Learn to talk. It’s been a long time since I pimped it but if you can’t talk go find yourself a Toastmasters group to join.
Then again maybe not. These days Toastmasters are probably conducted via Zoom. If they meet in person you probably have to muzzle and social distance. Proof of Vaxx or negative Wuhan test required.
I just Googled for local Toastmaster groups. Yes, they have “hybrid zoom meetings.” And there are so many stock photos of POX on the website. How about we zoom all the POX? Right into the sun.
Despite the fact that public speaking remains an important and relevant skill in our modern age — you never know when you’ll need to give a toast at a wedding, pitch an idea at work, or champion a proposal at a city council meeting — most of us get very little instruction these days in how to do it effectively.
Fortunately, my guest says, we can look to the great orators of the past to get the public speaking education we never received. His name is John Hale, and he’s professor of archeology as well the lecturer of The Great Courses course Art of Public Speaking: Lessons from the Greatest Speeches in History. Today on the show, John shares what we can learn about the physicality of public speaking from Demontheses of Athens, the importance of empathetic body language from Patrick Henry, the effective use of humor from Will Rogers, the power of three from the apostle Paul, and the potency of brevity and well-executed organization from Abraham Lincoln.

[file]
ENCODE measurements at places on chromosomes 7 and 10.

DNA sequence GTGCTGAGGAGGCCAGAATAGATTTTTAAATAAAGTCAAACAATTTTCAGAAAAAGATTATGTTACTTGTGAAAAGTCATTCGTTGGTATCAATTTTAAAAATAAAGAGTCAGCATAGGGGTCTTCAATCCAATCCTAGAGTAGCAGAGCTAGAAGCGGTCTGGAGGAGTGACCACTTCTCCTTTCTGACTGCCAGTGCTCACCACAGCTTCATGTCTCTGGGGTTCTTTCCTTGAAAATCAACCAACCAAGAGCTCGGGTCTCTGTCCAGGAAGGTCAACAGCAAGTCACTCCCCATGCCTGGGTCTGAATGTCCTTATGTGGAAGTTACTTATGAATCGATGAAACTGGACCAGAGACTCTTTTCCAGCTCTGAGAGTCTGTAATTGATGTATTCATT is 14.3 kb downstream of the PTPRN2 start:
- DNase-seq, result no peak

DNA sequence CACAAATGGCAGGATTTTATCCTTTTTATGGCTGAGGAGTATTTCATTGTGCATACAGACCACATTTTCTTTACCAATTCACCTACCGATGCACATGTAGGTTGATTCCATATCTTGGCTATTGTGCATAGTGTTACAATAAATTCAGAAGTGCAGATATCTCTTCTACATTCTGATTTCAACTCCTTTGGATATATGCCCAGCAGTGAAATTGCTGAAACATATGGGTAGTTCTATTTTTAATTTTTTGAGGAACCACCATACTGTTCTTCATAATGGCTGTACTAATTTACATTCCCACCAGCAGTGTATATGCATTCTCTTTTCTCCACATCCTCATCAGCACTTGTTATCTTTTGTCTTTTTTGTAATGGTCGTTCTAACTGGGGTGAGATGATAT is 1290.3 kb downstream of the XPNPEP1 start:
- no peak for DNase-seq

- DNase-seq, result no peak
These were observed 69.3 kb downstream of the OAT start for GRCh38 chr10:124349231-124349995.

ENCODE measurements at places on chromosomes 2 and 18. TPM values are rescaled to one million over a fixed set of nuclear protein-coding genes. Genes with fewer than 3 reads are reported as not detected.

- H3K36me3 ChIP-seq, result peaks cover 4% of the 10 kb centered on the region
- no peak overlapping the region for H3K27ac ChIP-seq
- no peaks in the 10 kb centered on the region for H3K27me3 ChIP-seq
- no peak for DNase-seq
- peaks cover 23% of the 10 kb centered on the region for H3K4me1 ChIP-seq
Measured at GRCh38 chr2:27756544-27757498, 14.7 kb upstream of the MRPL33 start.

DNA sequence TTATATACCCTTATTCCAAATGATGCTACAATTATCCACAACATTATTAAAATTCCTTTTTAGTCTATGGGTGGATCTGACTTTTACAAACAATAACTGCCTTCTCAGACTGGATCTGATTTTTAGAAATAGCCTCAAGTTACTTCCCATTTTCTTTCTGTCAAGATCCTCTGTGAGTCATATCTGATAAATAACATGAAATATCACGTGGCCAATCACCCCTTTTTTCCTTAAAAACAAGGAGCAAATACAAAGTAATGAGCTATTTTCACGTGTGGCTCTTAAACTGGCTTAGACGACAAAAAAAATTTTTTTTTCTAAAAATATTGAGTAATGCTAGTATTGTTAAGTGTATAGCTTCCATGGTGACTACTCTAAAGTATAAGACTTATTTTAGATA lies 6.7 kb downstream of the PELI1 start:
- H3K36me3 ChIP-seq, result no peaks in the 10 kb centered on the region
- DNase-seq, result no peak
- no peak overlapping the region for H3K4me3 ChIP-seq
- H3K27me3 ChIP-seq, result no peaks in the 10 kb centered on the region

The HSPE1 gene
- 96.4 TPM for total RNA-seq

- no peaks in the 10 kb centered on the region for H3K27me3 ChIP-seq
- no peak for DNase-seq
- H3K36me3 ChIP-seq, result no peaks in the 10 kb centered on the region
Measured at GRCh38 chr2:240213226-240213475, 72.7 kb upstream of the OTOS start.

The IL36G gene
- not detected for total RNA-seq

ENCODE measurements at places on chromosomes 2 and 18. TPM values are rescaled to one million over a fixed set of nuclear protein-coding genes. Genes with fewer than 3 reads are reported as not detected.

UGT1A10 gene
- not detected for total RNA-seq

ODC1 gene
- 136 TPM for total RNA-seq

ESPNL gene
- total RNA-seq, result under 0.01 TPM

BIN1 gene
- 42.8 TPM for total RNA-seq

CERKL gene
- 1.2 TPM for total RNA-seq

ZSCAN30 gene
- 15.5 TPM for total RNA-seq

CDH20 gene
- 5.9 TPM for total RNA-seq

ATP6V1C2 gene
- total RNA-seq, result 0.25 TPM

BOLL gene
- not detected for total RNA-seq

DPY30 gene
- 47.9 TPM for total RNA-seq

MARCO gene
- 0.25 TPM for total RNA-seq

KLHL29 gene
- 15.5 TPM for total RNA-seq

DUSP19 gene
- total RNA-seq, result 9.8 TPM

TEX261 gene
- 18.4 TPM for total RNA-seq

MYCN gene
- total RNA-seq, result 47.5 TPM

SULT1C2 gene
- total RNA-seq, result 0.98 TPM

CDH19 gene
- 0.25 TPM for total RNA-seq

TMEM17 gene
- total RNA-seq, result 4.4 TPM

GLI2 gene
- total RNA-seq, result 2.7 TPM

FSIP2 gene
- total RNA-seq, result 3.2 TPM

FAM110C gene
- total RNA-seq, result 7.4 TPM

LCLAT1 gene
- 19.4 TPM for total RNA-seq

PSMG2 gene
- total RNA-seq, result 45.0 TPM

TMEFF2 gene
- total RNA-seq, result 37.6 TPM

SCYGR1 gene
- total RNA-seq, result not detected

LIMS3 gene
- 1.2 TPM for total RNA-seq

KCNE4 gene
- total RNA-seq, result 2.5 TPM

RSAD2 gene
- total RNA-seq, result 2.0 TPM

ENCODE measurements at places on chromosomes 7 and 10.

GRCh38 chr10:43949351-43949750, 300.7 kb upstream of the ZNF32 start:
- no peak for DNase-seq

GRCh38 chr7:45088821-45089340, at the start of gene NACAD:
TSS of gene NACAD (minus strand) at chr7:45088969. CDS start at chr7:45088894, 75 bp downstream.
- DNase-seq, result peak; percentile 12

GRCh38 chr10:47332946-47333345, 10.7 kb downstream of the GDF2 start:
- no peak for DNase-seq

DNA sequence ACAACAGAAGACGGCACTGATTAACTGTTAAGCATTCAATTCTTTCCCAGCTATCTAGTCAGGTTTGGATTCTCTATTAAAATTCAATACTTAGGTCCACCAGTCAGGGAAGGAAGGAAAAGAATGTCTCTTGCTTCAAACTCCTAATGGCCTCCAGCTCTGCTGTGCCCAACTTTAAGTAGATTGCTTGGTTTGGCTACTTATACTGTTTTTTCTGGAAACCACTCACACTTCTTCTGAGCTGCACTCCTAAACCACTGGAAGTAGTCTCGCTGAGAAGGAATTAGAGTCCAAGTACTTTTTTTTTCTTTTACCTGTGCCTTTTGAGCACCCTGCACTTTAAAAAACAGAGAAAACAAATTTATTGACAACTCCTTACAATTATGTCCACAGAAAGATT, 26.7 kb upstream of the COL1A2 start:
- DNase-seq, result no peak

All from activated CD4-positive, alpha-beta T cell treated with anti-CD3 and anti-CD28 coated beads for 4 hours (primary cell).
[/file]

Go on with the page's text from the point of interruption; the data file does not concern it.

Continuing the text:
- Why hasn’t public speaking been much of an emphasis in our education system?
- Who was Demosthenes? What role did his speaking have on Greek history?
- Why public speaking is important to democracy
- The physical act of public speaking
- What Patrick Henry can teach us about delivery
- Why does humor often fall flat in public speaking? Why was Will Rogers’ humor effective?
- The role of body language in public speaking
- The power of three in a speech
- What made Lincoln’s Gettysburg address so memorable and powerful
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